Falling down the rabbit hole? Methodological, conceptual and policy issues in current health inequalities research

Michelle Kelly-Irving* (Corresponding Author), William Ball, Clare Bambra, Cyrille Delpierre, Ruth Dundas, Julia Lynch, Gerry McCartney, Katherine Smith

*Corresponding author for this work

Research output: Contribution to journalArticlepeer-review

1 Citation (Scopus)

Abstract

Persistent health inequalities pose a challenge to researchers and policymakers. Decades of research have illuminated mechanisms that underlie health inequalities, now we must move beyond these observations to enable policies that can reduce them. In this paper, we highlight tensions in the field of health inequalities research regarding the relationship between social determinants and health outcomes, and the effectiveness of welfare policies. We draw on recent evidence to analyse and discuss these areas of debate and provide insight into the evidence on causality, welfare systems and policies aiming to address the social determinants of health inequalities. First, we examine the evidence that inequalities in the social determinants of health are causally related to health inequalities. Second, we discuss whether more egalitarian social policies provide a solution to redressing health inequalities. In conclusion, we suggest that current debates around causal understandings risk sending the field down ‘rabbit holes’ that distract from solution. We argue that, if we combine epidemiological evidence with the broader canon of social science evidence, the case for causal inference is sufficiently strong to suggest we now need to focus on effectively supporting and promoting research-informed policy responses to health inequalities.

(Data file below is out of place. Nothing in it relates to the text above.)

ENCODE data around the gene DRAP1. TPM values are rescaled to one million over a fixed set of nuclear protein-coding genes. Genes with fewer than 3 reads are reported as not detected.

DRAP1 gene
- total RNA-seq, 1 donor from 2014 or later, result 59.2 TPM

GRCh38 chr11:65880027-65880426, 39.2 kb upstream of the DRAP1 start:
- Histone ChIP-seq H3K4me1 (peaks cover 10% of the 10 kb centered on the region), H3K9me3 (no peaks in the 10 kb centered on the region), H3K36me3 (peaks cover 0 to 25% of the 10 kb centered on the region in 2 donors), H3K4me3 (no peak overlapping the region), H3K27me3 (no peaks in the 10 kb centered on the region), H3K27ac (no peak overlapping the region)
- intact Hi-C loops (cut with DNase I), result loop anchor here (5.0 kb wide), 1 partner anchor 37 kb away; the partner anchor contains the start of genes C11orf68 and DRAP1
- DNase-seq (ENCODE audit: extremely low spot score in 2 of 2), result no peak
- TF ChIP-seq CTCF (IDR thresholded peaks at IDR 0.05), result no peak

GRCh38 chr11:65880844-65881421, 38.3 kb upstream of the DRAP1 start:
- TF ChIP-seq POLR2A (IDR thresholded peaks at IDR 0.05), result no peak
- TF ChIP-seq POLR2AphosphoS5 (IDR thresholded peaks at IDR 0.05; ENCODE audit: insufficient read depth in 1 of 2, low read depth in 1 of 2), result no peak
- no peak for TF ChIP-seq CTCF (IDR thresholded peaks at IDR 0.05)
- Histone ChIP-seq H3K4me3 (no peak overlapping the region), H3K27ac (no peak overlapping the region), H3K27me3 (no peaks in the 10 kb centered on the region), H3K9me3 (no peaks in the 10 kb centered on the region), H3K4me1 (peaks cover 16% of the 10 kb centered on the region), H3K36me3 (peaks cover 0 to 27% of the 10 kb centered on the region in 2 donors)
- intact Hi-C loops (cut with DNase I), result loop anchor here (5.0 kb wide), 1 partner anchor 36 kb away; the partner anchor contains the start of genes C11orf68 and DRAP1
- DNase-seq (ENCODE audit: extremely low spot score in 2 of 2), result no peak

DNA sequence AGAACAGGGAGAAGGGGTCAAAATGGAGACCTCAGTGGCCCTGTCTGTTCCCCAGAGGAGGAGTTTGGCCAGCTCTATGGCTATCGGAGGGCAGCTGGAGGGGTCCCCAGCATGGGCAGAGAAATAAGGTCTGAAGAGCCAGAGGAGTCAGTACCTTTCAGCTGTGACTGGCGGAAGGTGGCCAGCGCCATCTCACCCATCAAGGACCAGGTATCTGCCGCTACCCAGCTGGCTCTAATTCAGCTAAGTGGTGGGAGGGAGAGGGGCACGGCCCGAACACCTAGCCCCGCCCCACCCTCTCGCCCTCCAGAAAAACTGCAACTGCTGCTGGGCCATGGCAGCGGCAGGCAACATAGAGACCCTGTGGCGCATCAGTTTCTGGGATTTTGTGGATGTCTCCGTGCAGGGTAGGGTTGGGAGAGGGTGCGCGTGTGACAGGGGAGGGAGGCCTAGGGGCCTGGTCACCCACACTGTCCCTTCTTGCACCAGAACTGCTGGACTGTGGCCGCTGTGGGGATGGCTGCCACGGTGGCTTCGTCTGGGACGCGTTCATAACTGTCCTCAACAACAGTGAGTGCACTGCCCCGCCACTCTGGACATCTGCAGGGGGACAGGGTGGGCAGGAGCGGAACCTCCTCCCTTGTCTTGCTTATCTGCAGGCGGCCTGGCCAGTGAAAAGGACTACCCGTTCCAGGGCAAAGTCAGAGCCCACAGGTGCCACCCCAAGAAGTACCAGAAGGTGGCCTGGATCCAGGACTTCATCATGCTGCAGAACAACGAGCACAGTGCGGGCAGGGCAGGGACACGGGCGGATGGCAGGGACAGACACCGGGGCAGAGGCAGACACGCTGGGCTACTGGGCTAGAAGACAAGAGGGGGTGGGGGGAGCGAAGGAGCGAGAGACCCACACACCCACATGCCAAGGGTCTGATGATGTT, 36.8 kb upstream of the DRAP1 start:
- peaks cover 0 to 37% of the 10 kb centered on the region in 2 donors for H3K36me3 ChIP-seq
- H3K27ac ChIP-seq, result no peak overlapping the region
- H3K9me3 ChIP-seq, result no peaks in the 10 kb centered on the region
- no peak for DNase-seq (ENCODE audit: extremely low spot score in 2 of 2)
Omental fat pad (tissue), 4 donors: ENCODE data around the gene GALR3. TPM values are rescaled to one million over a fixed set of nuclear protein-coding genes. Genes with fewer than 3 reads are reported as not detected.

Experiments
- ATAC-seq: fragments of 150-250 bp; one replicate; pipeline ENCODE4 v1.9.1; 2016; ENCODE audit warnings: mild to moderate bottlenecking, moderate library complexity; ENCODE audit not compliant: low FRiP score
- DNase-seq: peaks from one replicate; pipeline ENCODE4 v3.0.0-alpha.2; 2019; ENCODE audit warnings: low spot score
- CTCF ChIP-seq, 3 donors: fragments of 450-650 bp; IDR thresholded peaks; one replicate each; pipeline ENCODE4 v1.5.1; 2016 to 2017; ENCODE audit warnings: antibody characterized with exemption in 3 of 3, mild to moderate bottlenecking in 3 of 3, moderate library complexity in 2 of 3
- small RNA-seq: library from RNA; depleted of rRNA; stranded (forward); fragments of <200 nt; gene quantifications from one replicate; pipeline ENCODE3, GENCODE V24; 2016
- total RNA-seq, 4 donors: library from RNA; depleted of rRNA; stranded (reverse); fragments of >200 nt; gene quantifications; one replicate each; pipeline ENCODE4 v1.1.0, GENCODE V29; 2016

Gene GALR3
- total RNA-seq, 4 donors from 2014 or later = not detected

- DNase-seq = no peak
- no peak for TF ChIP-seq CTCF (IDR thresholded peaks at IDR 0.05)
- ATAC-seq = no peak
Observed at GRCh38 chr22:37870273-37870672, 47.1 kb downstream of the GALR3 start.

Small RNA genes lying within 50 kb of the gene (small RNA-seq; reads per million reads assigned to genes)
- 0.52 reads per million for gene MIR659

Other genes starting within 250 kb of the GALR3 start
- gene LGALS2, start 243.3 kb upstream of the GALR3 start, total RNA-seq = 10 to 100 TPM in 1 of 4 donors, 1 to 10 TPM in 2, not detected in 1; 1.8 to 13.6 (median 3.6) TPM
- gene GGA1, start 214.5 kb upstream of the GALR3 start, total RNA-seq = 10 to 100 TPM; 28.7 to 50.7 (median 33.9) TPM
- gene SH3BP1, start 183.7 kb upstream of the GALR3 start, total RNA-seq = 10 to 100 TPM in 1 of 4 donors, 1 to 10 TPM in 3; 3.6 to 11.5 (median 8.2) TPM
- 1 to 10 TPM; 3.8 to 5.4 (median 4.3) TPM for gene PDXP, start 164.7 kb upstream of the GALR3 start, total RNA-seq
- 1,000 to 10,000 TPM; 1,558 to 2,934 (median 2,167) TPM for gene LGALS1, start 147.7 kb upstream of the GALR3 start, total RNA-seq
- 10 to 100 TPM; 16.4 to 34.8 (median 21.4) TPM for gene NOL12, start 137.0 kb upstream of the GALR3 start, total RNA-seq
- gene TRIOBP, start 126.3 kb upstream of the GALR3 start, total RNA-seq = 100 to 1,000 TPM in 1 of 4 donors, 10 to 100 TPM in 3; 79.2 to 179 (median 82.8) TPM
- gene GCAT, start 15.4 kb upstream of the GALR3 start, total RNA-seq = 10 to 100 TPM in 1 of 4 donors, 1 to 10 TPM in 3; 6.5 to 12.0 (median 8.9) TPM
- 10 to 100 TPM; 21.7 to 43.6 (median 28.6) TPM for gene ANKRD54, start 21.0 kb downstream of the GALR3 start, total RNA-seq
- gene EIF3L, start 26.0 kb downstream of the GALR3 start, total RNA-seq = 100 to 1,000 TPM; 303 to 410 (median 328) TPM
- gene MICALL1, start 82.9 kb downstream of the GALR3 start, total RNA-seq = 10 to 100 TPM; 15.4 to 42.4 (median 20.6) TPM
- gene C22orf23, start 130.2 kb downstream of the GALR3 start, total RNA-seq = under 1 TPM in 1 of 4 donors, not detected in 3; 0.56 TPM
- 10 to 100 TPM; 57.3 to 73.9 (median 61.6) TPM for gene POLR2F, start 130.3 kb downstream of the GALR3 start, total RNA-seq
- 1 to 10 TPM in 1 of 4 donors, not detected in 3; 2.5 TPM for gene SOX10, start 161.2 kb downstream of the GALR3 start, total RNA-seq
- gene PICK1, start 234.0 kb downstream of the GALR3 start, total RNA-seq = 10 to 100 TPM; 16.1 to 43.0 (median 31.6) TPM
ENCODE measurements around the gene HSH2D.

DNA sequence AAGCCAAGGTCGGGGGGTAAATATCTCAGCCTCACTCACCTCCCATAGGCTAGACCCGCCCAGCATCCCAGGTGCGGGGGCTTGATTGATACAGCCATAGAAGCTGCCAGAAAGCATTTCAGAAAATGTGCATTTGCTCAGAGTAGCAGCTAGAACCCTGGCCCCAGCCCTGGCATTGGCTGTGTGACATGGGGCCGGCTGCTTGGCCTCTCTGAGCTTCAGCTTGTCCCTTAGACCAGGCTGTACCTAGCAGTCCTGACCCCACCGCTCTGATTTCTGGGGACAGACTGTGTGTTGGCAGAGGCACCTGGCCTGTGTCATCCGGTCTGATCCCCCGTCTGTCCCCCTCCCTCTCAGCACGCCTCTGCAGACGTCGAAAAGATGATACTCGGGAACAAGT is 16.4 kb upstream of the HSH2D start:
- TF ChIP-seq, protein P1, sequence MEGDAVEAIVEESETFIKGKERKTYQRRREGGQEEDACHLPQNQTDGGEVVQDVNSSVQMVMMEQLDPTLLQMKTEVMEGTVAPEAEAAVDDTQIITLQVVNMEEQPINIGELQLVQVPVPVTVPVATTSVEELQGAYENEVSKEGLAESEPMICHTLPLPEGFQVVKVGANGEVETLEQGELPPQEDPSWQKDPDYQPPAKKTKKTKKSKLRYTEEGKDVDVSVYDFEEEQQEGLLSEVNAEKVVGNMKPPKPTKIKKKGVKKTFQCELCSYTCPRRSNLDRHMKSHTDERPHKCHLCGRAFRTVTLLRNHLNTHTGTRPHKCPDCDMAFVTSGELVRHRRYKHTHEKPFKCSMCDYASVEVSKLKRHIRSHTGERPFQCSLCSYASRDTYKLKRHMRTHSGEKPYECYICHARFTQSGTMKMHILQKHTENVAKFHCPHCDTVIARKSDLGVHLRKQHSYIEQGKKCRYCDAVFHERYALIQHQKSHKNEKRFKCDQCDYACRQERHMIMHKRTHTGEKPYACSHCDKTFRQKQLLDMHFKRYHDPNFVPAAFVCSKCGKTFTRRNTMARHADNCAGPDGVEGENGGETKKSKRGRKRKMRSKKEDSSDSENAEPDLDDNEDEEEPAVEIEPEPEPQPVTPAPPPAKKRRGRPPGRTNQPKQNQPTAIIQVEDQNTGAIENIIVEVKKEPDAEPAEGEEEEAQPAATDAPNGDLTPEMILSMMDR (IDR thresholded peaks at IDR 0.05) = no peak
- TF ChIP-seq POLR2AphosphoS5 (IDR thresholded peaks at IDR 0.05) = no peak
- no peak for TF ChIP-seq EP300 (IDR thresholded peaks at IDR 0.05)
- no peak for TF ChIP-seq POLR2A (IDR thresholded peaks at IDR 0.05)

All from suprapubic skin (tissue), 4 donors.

Original languageEnglish
Pages (from-to)37-47
Number of pages11
JournalCritical Public Health
Volume33
Issue number1
Early online date7 Feb 2022
DOIs
Publication statusPublished - 7 Feb 2022

Keywords

  • Health inequities
  • Health inequalities
  • Socioeconomic factors
  • Social determinants of health
  • Welfare

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